• I added the diacritical mark COMBINING DOUBLE MACRON BELOW ( \x{035F} )

    • I added the diacritical mark COMBINING DOUBLE TILDE ( \x{0360} )

    Any other combination will not work, of course !


    So, regarding your example, the part, beginning with the M letter and ending right before the d letter, contains, in fact, 4 characters, which can be found with the regex :

    Me\x{0301}\xAD

    And, with your regex [^\w]\xAD|\xAD[^\w], the first alternative does match a non-word char ( \x{0301} ), followed with a soft hyphen ( \xAD )

    So, a regex like (\w[\x{0300}-\x{036F}]*)+ would get any word containing word characters followed with possible diacritical mark chars !

    If we change your regex, in order to include the Combining Diacritical Marks range in the negative class character, an easy solution could be :

    [^\w\x{0300}-\x{036F}]\xAD|\AD[^\w\x{0300}-\x{036F}]

    However, this new regex does not find any occurrence in your text, below :

    http://www.hymntime.com/tch/bio/r/i/v/i/rivier_jft.htm

    This could be your expected result ;-))


    Note that it could be judicious to run a regex S/R to get rid of any combining character and simply use the appropriate character !

    Referring to your example, the S/R :

    SEARCH (?-i)e\x{0301}

    REPLACE \x{00E9}

    And you get this time :

    <body>
    <p lang="fr">Mé­di­a­teur de l’An­ci­enne</p>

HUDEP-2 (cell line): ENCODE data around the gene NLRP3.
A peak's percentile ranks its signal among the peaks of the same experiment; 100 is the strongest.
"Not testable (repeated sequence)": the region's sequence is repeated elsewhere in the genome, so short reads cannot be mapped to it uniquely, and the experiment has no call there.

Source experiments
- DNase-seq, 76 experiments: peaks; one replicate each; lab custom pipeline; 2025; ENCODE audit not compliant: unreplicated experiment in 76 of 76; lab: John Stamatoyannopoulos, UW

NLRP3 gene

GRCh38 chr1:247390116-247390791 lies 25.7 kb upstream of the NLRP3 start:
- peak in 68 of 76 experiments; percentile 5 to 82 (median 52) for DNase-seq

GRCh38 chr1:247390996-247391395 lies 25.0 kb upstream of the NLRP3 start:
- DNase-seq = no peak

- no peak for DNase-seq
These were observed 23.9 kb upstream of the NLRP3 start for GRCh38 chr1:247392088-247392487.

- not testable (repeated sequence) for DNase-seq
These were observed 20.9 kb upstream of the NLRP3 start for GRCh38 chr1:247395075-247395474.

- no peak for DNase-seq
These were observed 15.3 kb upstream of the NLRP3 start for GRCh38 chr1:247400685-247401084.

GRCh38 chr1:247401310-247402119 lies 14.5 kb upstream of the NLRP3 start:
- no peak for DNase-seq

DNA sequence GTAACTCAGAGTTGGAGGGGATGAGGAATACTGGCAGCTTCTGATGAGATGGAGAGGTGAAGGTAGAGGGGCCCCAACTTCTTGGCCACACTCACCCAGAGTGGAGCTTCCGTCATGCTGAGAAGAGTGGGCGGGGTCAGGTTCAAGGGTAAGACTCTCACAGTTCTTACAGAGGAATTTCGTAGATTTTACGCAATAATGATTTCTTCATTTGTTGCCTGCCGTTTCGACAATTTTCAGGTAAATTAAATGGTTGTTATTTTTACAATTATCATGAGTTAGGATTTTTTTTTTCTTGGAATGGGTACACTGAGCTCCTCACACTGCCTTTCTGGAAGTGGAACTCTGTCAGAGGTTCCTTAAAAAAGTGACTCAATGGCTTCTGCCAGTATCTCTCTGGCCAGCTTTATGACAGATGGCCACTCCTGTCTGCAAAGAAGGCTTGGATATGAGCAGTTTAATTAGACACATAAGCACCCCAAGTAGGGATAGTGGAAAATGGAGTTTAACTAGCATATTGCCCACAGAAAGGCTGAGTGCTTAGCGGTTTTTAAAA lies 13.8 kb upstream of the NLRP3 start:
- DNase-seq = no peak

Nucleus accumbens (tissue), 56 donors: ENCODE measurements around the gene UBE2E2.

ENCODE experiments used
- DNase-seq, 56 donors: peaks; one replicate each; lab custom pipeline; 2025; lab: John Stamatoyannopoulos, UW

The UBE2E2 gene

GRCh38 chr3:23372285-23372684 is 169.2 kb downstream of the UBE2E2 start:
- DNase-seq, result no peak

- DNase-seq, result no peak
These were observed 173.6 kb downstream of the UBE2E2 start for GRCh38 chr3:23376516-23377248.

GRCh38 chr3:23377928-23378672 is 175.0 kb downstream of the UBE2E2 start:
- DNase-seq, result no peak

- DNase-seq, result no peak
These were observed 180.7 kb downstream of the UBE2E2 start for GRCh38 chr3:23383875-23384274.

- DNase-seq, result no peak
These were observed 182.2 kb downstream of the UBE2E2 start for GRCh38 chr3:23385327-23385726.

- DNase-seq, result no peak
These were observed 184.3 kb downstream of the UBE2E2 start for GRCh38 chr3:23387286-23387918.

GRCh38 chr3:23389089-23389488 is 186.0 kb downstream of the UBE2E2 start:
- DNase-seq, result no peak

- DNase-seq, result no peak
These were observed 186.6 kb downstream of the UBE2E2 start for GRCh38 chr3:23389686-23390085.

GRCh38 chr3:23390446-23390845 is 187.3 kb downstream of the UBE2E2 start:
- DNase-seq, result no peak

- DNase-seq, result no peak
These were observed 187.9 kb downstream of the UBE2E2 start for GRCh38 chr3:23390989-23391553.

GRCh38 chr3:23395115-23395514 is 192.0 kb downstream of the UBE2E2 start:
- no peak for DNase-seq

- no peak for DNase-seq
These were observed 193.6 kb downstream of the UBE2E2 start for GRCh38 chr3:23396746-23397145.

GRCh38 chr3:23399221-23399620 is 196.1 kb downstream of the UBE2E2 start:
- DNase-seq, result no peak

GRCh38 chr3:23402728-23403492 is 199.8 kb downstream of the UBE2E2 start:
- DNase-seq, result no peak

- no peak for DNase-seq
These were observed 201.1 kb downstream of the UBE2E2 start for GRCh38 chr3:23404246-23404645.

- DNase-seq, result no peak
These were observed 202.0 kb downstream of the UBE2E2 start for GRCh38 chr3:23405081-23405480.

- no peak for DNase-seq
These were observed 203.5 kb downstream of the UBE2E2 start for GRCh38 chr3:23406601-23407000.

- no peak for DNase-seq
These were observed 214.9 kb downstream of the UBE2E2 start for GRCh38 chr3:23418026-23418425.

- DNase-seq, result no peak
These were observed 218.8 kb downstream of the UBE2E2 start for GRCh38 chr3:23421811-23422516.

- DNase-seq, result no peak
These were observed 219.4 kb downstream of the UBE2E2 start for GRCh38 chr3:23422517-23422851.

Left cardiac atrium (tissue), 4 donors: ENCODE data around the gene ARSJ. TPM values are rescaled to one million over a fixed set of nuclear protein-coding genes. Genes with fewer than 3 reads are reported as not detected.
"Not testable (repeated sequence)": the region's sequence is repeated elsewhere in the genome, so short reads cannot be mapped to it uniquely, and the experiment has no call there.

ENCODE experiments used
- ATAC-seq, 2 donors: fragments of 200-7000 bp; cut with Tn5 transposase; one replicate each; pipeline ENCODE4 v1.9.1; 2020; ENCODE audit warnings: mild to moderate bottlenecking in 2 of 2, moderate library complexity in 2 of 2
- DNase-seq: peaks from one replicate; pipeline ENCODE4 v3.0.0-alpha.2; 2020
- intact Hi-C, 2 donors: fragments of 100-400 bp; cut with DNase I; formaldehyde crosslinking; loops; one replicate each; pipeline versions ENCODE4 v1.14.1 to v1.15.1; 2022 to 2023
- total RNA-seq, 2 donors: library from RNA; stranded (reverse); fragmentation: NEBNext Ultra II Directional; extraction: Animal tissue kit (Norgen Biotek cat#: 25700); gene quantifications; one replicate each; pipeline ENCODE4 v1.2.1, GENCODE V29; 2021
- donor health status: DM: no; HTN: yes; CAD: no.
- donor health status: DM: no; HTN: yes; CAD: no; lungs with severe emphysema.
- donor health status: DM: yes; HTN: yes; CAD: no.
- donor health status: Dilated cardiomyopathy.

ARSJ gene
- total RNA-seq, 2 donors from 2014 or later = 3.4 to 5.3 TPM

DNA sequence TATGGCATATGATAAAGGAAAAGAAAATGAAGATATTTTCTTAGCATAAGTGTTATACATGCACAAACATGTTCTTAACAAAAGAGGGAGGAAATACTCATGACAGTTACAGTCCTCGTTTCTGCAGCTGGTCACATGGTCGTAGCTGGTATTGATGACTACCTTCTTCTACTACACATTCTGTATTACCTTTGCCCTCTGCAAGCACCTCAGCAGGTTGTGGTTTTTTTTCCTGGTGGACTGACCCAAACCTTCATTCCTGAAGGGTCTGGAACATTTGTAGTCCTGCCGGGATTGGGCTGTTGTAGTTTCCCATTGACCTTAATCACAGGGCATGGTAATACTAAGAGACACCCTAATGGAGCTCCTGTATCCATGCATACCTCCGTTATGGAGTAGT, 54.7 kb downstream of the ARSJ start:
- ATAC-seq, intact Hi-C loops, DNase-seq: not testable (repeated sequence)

</body>
    

    Remark : use the option Edit Character Panel to get the right hexadecimal code of the replacement character !

    On the other hand, in order to search for any individual Combining Diacritical Mark, use, preferably, the regex [\x{0300}-\x{036F}] and the Mark feature ;-))

    Best Regards

    guy038



  • @guy038
    Wow. Sounds like I’ve got a lot to learn. Will start digging in to this tomorrow.
    Thanks for taking the time to give such a detailed answer on such an arcane topic!



  • Hi, @sylvester-bullitt,

    You may also see all the characters of the N++ Character Panel, with code-point over \x{007f}, in the C1 Controls and Latin-1 Supplement Unicode block, below :

    http://www.unicode.org/charts/PDF/U0080.pdf

    You’ll notice the soft hyphen character, named SHY, of code-point \x{00AD}

    Cheers,

    guy038



  • I think I found a quick fix, but first let me give some background on how this mess happened in the first place.

    Since I don’t have an easy way to enter diacritical marks with my keyboard, I had been using the Windows Charmap application to copy the é character (and many others) to the clipboard. Then I pasted them in a Windows Notepad document, and saved in UTF-8 encoding, so I could just copy them later whenever needed, and paste them to documents I was working on.

    The solution I found was to simply copy the é from Charmap again, then use NPP’s Find & Replace function to replace the faulty é (that is, multi-character version) with the one I just copied from Charmap.

    After making the changes in a test document, I ran the (unchanged) regular expression search again, and what do you know? All the false positives disappeared! In other words, once I removed Windows Notepad as the middleman, and copied the é to NPP, it worked as expected. My take on this: I’m guessing Windows Notepad is so old (even though I use Windows 10) it was never updated to correctly handle characters with diacritical marks. I hope (but doubt) somebody from Microsoft is reading this forum.